New @ONS analysis of the gender pay gap: https://www.ons.gov.uk/employmentandlab ... er-pay-gap … Occupation and part-time/full-time status together "explain" 1/3, but vast majority not accounted for..


Jonathan Portes
@jdportes
2m2 minutes ago
...tomorrow, ONS ventures even further out of its comfort zone, and explains to us the difference between sex and gender https://www.ons.gov.uk/releases/whatist ... xandgender


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PostPosted: Wed 17 Jan, 2018 10:09 am 
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Back to the economists point

If I look at may own field there are many subjects where there is no real contention over the basic science. If we take climate change you really have to go looking for people who now claim that anthropomorphic climate change isn't happening (although the BBC always seem to find them).

The data and the theories explaining it are no longer controversial. There can be a debate about what to do about it but that is a worthy debate to have

There is some science that is still a bit more open though - if I take one 'is organic food better for the planet than non-organic food?' - the data is out there but the interpretation is often linked to personal bias and there is no simple right or wrong answer. The prevailing political trend actually has a bit impact on how the data is interpreted. It is because it is actually not an easy thing to put your finger on and compare the results of the data. Depending on your outlook you can argue that different things have a different importance. The exposure one side gets can influence opinion and there is an 'orthodoxy' that exists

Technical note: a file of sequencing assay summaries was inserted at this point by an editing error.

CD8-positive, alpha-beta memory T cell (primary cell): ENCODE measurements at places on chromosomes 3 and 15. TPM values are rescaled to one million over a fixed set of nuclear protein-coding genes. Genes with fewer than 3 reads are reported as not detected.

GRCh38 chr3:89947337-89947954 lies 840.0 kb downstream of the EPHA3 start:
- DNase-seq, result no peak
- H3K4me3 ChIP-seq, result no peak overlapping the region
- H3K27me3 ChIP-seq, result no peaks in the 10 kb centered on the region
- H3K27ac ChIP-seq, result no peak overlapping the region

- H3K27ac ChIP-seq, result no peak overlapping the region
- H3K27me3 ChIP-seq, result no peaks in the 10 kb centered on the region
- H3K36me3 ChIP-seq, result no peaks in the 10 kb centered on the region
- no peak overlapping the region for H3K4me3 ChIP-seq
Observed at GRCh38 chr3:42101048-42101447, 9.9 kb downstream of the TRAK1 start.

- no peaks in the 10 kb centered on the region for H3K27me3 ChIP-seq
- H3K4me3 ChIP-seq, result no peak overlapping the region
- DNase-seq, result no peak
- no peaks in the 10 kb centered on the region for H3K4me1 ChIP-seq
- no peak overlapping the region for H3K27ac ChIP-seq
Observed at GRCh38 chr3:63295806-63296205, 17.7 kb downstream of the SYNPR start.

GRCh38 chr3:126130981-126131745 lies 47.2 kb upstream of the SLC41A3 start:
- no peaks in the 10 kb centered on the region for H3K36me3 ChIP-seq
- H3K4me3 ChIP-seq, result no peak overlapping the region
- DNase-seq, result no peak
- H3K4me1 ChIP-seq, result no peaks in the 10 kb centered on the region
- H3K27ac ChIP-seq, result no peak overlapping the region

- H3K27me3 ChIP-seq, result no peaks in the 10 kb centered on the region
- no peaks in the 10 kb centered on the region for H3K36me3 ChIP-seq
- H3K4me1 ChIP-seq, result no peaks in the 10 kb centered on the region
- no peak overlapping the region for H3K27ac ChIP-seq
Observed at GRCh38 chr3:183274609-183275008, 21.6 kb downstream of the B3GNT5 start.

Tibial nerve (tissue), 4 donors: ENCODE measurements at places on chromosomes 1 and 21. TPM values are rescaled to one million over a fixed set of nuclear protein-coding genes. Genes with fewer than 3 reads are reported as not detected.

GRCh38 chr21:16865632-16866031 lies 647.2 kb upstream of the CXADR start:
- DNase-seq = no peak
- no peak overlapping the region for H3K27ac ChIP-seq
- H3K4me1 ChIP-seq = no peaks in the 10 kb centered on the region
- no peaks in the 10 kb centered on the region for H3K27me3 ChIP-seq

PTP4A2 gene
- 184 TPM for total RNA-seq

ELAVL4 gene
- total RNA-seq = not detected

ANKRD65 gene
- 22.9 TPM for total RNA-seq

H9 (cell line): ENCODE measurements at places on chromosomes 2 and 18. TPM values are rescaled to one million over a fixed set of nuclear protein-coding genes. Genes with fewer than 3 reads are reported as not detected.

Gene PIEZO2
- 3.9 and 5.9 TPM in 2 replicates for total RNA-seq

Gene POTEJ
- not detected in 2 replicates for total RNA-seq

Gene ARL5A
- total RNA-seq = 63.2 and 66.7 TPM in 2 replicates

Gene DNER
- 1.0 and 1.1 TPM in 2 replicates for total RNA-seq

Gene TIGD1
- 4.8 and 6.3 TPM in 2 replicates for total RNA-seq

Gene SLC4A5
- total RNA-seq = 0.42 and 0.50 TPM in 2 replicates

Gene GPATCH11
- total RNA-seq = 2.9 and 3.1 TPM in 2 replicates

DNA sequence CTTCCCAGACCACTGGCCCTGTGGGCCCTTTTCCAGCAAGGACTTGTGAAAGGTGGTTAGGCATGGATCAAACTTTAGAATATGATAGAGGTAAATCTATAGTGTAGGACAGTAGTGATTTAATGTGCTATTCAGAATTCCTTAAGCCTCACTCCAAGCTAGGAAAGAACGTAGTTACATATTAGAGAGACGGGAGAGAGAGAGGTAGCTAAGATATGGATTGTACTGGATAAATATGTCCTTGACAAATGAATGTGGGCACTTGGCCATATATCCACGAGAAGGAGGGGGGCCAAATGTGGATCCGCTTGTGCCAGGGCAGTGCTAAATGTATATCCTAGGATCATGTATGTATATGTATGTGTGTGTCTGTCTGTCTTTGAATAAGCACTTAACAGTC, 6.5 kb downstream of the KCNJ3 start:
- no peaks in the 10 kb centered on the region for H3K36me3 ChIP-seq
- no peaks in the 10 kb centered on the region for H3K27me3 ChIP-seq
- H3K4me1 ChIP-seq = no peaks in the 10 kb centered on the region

I feel the same thing is true of a lot of economics that actually the scientific basis is not fixed and so you can have two people arguing from completely different objectives with different theories and using the data completely differently to argue there point of view. There will be an orthodoxy that can promote one over the other, not based on the strength of the theory, but which view has the upper hand at the time. The problem is that it actually involves a lot of the decisions that most affect the policies we live under

So until around 1976-77 the economic orthodoxy was around what Bretton-Woods and Keynes was probably the most influential economist. Then after the mid 70s the orthodoxy changed and it was Hayek's ideas that have become the new otrthodoxy - the market knows best. Which is right? Is it dépendent on the society we live in and its complexity? Does the society we have define the economic orthodoxy we accept as right or the other way around? Is the same economic model equally applicable everywhere? If not how do we decide what to apply and where?